Elkford victim focus of feature story: The Lookout inspired by sad frequency of crime stories

Elk Valley Miner
Thursday, August 9, 2001

Bobbie Saga

A Sparwood mother is applauding the launch of a new Vancouver-based magazine dedicated to missing people and crime prevention.

Deborah Jardine, whose daughter Angela is one of over 30 missing women from Vancouver's Eastside district, said publication of The Lookout is long overdue. "I strongly feel this is a publication that is extremely informative and insightful," Jardine said.

The recently launched magazine focuses on children, families and those whose lives have been impacted by crime. Its aim is to help families of abduction victims find healthier and happier lives, to guide and protect children and to promote the apprehension of wanted criminals.

In the September edition, Jardine's case will take the magazine's feature spot with a six-page spread. "Hardly a day passes without news of a child who has been beaten, killed, enticed into prostitution, tortured or who prefers to sleep on the streets because it's better than sleeping at home," Jardine said. "But we can fight back," she continued.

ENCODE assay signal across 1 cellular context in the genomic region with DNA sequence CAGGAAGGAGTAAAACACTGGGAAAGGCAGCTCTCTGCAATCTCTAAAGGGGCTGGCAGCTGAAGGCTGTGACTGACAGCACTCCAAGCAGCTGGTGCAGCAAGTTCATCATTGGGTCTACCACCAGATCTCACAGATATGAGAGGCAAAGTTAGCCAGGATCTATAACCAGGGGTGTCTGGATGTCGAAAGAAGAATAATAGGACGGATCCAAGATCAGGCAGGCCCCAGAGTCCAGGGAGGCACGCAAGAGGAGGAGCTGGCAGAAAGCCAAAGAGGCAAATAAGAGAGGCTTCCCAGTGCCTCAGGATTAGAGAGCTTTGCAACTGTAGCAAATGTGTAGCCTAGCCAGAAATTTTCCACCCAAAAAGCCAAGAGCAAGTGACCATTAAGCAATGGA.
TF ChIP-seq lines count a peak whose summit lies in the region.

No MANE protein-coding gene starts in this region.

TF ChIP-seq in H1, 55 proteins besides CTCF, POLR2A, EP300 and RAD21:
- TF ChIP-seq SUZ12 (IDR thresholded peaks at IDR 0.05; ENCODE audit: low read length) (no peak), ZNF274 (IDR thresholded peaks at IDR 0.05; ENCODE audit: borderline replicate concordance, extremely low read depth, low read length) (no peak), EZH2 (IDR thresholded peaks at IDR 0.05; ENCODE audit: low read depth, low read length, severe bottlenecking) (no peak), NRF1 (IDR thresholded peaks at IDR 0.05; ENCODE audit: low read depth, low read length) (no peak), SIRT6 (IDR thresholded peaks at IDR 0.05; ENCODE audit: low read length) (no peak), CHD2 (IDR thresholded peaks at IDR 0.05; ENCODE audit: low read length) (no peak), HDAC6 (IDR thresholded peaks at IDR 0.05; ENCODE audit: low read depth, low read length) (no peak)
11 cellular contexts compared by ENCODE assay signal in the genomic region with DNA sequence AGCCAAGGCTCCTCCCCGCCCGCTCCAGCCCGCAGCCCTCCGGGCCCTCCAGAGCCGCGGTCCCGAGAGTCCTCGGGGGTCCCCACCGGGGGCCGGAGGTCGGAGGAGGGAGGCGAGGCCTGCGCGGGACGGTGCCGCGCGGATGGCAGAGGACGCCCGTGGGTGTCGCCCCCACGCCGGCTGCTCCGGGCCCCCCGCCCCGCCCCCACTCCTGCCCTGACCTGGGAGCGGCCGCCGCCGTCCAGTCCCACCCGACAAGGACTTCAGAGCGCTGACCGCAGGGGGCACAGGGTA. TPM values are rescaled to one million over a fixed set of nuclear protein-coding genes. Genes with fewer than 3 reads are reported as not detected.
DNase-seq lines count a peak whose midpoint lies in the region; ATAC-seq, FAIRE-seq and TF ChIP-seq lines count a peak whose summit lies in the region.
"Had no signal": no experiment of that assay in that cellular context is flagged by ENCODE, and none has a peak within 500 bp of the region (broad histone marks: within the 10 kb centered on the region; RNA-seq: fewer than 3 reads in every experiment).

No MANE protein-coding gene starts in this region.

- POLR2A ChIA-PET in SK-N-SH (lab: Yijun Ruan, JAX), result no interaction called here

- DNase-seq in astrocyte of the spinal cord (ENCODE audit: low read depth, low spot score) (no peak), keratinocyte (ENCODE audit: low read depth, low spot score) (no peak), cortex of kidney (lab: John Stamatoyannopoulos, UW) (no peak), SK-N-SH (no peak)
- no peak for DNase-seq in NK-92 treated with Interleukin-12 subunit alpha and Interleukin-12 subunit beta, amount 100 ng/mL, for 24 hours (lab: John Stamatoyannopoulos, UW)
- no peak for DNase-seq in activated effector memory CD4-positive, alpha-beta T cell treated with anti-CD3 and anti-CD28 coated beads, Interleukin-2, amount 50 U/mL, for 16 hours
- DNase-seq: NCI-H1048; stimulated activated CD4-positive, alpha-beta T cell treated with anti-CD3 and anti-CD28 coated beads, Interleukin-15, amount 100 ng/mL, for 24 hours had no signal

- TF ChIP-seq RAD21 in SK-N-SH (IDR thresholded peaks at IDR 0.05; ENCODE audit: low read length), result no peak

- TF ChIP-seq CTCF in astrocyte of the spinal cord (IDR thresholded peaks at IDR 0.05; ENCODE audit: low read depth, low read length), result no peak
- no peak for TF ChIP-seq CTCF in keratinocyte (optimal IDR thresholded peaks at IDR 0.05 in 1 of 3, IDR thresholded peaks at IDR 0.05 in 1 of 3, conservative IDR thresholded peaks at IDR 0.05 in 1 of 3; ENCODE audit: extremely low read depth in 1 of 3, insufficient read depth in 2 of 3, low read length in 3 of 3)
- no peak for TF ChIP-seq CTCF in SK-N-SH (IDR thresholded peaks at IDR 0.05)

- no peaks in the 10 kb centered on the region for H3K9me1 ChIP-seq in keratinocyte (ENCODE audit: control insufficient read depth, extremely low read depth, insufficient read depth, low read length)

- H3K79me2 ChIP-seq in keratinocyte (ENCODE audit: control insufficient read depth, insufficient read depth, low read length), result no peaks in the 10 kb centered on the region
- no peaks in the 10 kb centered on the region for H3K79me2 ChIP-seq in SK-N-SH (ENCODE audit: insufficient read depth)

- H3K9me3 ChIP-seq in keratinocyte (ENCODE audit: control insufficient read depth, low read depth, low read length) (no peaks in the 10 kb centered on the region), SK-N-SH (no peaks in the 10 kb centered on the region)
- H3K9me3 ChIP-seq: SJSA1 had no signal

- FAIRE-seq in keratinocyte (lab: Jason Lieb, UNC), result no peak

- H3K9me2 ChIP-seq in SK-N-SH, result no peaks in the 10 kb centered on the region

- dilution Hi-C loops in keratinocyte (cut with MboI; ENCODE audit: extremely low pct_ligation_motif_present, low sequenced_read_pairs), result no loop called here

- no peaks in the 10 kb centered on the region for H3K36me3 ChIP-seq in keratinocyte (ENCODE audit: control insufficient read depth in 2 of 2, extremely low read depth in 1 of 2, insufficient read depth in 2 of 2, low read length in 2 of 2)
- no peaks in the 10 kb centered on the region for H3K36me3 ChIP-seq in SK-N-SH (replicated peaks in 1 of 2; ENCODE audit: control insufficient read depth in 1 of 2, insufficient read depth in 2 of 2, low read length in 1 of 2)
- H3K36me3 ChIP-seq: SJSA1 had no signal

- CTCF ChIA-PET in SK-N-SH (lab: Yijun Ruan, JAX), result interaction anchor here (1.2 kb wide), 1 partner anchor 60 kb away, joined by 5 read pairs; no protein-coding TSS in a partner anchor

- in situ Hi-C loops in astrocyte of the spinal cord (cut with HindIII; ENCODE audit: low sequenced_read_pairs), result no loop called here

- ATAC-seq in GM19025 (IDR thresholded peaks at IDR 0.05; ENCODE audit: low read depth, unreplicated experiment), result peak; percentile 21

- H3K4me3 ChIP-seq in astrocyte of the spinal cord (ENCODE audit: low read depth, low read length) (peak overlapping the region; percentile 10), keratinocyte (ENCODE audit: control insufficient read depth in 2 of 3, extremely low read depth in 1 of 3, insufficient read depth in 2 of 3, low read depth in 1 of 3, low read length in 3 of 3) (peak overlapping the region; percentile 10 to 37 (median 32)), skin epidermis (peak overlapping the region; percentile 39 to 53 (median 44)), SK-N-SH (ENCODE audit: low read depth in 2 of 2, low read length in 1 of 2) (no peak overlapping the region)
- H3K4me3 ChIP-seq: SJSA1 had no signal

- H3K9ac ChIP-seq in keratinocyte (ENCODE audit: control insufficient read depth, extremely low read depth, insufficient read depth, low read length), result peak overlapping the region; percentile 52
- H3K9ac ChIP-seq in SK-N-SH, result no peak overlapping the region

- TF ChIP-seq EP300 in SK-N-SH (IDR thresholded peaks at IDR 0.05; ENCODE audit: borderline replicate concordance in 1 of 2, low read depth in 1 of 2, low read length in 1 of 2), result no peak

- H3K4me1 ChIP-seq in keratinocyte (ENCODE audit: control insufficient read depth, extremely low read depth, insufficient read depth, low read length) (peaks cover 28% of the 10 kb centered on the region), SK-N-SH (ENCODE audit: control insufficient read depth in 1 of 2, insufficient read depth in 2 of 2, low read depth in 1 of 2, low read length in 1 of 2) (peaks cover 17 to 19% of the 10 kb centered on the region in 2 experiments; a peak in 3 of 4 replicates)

"This magazine provides answers and hope to the pain on the streets and in the homes of this country. We can offer direction, vital information, guidance and create awareness in print about the most talked [about] fears which have raised the hairs on the back of everyone's neck and caused countless groups in Canada and the United States to rise up in defense."

The magazine's publisher Stephen Kraft said although cases of women missing from Vancouver's Eastside have been high profile in the media over the past two years, he is focusing on the cases and will feature one victim each publication.

"It's not just another story," Kraft said. "We're talking about these cases on Hastings Street because people forget and these downtown Eastside girls, they grew up and went in the wrong direction, but they were somebody's children."

Kraft also said personal experience prompted the publication, explaining that in 1985 his then four-year-old son Jason was abducted by his common-law wife of two years. "There was not a magazine like this. It's about time. It's for people, the mothers, the fathers and the kids to speak out directly," he said, adding most stories will be written by family members who are missing a loved one.

He also said since the magazine's launch, he has received extensive interest from people to publish their stories. "It's incredible. I can't keep up with it," he said.

by Bobbie Saga, Elk Valley Miner
Reprinted courtesy of editor Jim Burwell, "The Free Press" Fernie, BC

Magazine to focus on lost kids-April 1, 2001

Angela Rebecca Jardine



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Updated: August 21, 2016